F-16 Fighting Falcon News

Thunderbird F-16 goes down near Colorado springs

June 2, 2016 (by Lieven Dewitte) - A Thunderbirds' F-16 jet went down in Widefield, which is south of Colorado Springs. This happened right after a fly-over at the Air Force Academy graduation ceremony Thursday.

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Picture of the downed Thunderbird near Powers and Fontaine who crashed on June 2nd, 2016. The pilot ejected safely. [Photo by Brennan Linsley, The Associated Press]

The pilot was able to parachute to safely while his jet went down in a field. The Colorado Springs Fire Department said the pilot was being evaluated by Air Force Academy paramedics. The Thunderbird pilot purposely went down in that open field to avoid harming anyone.

Every year, they travel to Colorado for the USAF Academy graduation flyover.

The pilot was in jet number 6 (Opposing Solo). According to the Thunderbirds website, the pilot is Maj. Alex "Tuna" Turner, who is in his first year with the team. Turner has logged 1,200 flight hours as an Air Force pilot and more than 270 combat hours over Libya and Iraq. In fact, he is the pilot who flew what is believed to be the two longest Viper combat missions in history back in 2011.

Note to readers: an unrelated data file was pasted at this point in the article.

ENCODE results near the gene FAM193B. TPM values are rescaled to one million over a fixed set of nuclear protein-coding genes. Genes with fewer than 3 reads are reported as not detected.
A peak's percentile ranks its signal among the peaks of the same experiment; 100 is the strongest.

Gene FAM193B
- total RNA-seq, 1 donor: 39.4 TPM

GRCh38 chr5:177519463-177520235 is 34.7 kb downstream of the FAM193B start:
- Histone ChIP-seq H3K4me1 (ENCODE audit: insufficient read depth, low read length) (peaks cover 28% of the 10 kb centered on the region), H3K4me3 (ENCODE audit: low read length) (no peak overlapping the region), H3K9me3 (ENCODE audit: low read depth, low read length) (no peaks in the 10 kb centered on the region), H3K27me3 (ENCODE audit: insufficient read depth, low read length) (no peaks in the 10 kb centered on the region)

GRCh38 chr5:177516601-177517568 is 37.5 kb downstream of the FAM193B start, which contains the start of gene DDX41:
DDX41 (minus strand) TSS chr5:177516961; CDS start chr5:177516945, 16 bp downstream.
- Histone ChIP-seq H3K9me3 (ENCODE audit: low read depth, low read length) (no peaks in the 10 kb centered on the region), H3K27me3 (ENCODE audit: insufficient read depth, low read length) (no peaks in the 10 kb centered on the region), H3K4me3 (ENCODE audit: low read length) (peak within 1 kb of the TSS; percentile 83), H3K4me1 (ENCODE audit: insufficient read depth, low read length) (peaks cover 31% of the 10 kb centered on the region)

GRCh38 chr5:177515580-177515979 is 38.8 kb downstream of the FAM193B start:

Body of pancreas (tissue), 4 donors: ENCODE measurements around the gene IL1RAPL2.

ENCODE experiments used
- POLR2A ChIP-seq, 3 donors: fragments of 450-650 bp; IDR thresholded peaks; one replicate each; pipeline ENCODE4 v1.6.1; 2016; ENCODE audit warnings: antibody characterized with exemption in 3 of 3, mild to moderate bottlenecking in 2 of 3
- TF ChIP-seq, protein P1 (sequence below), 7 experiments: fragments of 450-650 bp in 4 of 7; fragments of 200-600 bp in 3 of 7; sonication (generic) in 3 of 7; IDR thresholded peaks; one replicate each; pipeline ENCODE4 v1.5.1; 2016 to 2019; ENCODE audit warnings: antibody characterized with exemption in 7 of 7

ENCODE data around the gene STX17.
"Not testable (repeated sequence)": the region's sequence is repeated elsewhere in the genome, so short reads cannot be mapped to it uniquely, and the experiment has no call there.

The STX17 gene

The pilot has been taken to a medical facility on Peterson.President Obama met with him to make sure he was ok before departing in AF1 just now. Mr. Obama was at the graduation site at the time of the crash.

The U.S. Air Force demonstration team will be stood down for an undetermined amount of time, following this mishap. A stand down following a significant mishap is standard procedure, allowing accident investigation officials to gather facts and ensure the continued safe operation of the aircraft.

Only moments after the Thunderbirds crash, a U.S. Navy Flight Demonstration Squadron Blue Angels F-18 jet crashed in Smyrna, Tennessee, near Nashville.




Additional images:

Alex 'Tuna' Turner fires up his jet in preparation for the 2016 United States Air Force Academy graduation flyover. [Photo by Anthony Cornelius]

Picture of the downed Thunderbird near Powers and Fontaine who crashed on June 2nd, 2016. The pilot ejected safely. [Photo by Lindsay Diaz]